Sacrilege is the violation or injurious treatment of a sacred object, site or person. This can take the form of irreverence to sacred persons, places, and things. When the sacrilegious offence is verbal, it is called blasphemy, and when physical, it is often called desecration. In a less proper sense, any transgression against what is seen as the virtue of religion would be a sacrilege, and so is coming near a sacred site without permission.

History of Sparta

History of Sparta

The History of Sparta describes the history of the ancient Doric Greek city-state known as Sparta from its beginning in the legendary period to its incorporation into the Achaean League under the late Roman Republic, as Allied State, in 146 BC, a period of roughly 1000 years. Since the Dorians were not the first to settle the valley of the Eurotas River in the Peloponnesus of Greece, the preceding Mycenaean and Stone Age periods are described as well. Sparta went on to become a district of modern Greece. Brief mention is made of events in the post-classical periods.

Satrap

Satrap

A satrap was a governor of the provinces of the ancient Median and Achaemenid Empires and in several of their successors, such as in the Sasanian Empire and the Hellenistic empires.

Nicias

Nicias

Nicias was an Athenian politician and general during the period of the Peloponnesian War. Nicias was a member of the Athenian aristocracy and had inherited a large fortune from his father, which was invested in the silver mines around Attica's Mt. Laurium. Following the death of Pericles in 429 BC, he became the principal rival of Cleon and the democrats in the struggle for the political leadership of the Athenian state. He was a moderate in his political views and opposed the aggressive imperialism of the democrats. His principal aim was to conclude a peace with Sparta as soon as it could be obtained on terms favourable to Athens.

Decelea

Decelea

Decelea, Dekéleia), was a deme and ancient village in northern Attica serving as a trade route connecting Euboea with Athens, Greece. It was situated near the entrance of the eastern pass across Mount Parnes, which leads from the northeastern part of the Athenian plain to Oropus, and from thence both to Tanagra on the one hand, and to Delium and Chalcis on the other. It was situated about 120 stadia from Athens, and the same distance from the frontiers of Boeotia: it was visible from Athens, and from its heights also might be seen the ships entering the harbour of Peiraeeus.

Delian League

Delian League

The Delian League, founded in 478 BC, was an association of Greek city-states, numbering between 150 and 330, under the leadership of Athens, whose purpose was to continue fighting the Persian Empire after the Greek victory in the Battle of Plataea at the end of the Second Persian invasion of Greece.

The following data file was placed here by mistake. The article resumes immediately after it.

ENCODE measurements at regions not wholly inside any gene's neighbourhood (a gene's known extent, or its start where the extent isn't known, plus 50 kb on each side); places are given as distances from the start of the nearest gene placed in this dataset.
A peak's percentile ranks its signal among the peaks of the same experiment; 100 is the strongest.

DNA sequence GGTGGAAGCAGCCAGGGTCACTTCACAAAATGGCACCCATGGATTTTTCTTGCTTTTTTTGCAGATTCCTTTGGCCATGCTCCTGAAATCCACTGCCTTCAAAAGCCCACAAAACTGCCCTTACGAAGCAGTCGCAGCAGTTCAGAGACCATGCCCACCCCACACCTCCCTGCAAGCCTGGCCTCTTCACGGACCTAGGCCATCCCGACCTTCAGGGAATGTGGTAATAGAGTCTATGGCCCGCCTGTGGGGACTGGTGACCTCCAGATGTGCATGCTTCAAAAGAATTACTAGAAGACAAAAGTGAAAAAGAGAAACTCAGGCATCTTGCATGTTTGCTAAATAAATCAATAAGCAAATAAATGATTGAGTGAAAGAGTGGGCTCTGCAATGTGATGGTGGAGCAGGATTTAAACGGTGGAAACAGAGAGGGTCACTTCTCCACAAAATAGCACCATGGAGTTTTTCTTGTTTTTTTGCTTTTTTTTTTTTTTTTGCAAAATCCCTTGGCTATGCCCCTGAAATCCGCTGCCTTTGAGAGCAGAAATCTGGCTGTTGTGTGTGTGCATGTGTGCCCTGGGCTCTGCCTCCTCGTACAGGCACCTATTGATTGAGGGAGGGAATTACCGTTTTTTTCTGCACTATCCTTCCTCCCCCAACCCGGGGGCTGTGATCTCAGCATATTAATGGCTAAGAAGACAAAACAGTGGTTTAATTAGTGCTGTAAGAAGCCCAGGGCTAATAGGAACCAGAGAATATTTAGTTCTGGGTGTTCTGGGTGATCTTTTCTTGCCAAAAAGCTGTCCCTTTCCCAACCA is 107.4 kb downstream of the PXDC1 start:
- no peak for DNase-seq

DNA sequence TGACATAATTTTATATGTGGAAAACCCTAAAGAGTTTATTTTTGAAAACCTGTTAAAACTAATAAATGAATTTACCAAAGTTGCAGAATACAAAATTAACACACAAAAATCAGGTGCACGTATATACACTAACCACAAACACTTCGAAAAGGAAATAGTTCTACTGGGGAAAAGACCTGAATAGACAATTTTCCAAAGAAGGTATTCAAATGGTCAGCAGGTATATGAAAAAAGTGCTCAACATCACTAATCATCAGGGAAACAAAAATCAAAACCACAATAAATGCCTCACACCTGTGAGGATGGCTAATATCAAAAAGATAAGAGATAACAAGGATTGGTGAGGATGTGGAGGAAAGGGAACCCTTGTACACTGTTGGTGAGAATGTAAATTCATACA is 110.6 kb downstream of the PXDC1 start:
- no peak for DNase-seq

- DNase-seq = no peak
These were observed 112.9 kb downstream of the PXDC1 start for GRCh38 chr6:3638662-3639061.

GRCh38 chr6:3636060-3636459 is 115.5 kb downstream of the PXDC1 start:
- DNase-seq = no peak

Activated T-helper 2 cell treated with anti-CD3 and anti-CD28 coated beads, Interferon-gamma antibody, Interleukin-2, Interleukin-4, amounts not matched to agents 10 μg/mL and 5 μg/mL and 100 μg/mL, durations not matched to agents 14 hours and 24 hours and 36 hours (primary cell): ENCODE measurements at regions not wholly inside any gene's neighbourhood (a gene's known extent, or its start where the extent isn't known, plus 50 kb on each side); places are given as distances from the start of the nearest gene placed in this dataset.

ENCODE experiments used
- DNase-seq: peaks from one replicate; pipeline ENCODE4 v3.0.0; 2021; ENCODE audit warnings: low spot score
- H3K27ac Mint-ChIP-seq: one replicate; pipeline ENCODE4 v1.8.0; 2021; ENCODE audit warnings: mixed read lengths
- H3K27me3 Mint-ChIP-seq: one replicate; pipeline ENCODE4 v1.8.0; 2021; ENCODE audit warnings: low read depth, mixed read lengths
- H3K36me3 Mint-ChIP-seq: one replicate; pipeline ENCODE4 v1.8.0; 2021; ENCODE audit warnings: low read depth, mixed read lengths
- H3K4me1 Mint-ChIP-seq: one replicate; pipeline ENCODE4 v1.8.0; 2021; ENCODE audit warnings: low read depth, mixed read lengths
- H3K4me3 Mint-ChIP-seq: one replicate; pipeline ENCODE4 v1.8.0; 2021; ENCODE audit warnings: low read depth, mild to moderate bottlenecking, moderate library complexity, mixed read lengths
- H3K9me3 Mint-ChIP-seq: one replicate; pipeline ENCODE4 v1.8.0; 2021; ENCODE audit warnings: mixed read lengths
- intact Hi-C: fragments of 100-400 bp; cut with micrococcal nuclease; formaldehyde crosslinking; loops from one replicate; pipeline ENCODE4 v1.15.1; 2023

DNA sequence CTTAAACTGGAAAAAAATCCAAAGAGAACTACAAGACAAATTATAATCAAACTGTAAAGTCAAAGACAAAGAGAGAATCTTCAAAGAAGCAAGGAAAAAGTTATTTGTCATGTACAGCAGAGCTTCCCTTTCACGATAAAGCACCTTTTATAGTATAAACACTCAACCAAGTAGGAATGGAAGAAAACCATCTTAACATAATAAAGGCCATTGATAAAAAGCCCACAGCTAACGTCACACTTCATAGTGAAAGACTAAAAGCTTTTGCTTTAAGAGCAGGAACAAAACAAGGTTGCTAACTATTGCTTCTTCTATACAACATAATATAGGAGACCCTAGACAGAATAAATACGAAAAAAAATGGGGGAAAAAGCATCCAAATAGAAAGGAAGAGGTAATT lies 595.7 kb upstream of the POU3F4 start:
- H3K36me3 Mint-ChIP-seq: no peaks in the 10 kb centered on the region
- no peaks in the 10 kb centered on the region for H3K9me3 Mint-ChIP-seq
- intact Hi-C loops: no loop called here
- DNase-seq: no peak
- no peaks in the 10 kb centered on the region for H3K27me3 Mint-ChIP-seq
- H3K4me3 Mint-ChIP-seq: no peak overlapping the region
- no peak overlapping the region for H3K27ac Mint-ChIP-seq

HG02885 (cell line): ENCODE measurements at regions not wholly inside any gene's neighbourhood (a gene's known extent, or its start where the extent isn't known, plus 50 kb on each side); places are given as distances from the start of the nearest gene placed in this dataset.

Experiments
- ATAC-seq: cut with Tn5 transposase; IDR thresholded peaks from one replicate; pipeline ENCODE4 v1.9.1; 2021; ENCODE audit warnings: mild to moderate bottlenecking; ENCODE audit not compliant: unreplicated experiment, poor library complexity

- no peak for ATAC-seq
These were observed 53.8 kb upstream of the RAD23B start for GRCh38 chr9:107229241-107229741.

Polis

Polis

Polis, plural poleis, literally means "city" in Greek. In Ancient Greece, it originally referred to an administrative and religious city center, as distinct from the rest of the city. Later, it also came to mean the body of citizens under a city's jurisdiction. In modern historiography, the term is normally used to refer to the ancient Greek city-states, such as Classical Athens and its contemporaries, and thus is often translated as "city-state". The poleis were not like other primordial ancient city-states like Tyre or Sidon, which were ruled by a king or a small oligarchy; rather, they were political entities ruled by their bodies of citizens.

Early years

Jean-Baptiste Regnault: Socrates dragging Alcibiades from the Embrace of Sensual Pleasure (1791) (Louvre)
Jean-Baptiste Regnault: Socrates dragging Alcibiades from the Embrace of Sensual Pleasure (1791) (Louvre)

Alcibiades was born in Athens. The family of his father, Cleinias,[3] had old connections with the Spartan aristocracy through a relationship of xenia, and the name "Alcibiades" was of Spartan origin.[4][5] Alcibiades' mother was Deinomache, the daughter of Megacles, head of the powerful Alcmaeonid family, and could trace her family back to Eurysaces and the Telamonian Ajax.[6] Alcibiades thereby, through his mother, belonged to the powerful and controversial family of the Alcmaeonidae; the renowned Pericles and his brother Ariphron were Deinomache's cousins, as her father and their mother were siblings.[7] His paternal grandfather, also named Alcibiades, was a friend of Cleisthenes, the famous constitutional reformer of the late sixth century BC.[8] After the death of Cleinias at the Battle of Coronea (447 BC), Pericles and Ariphron became his guardians.[9]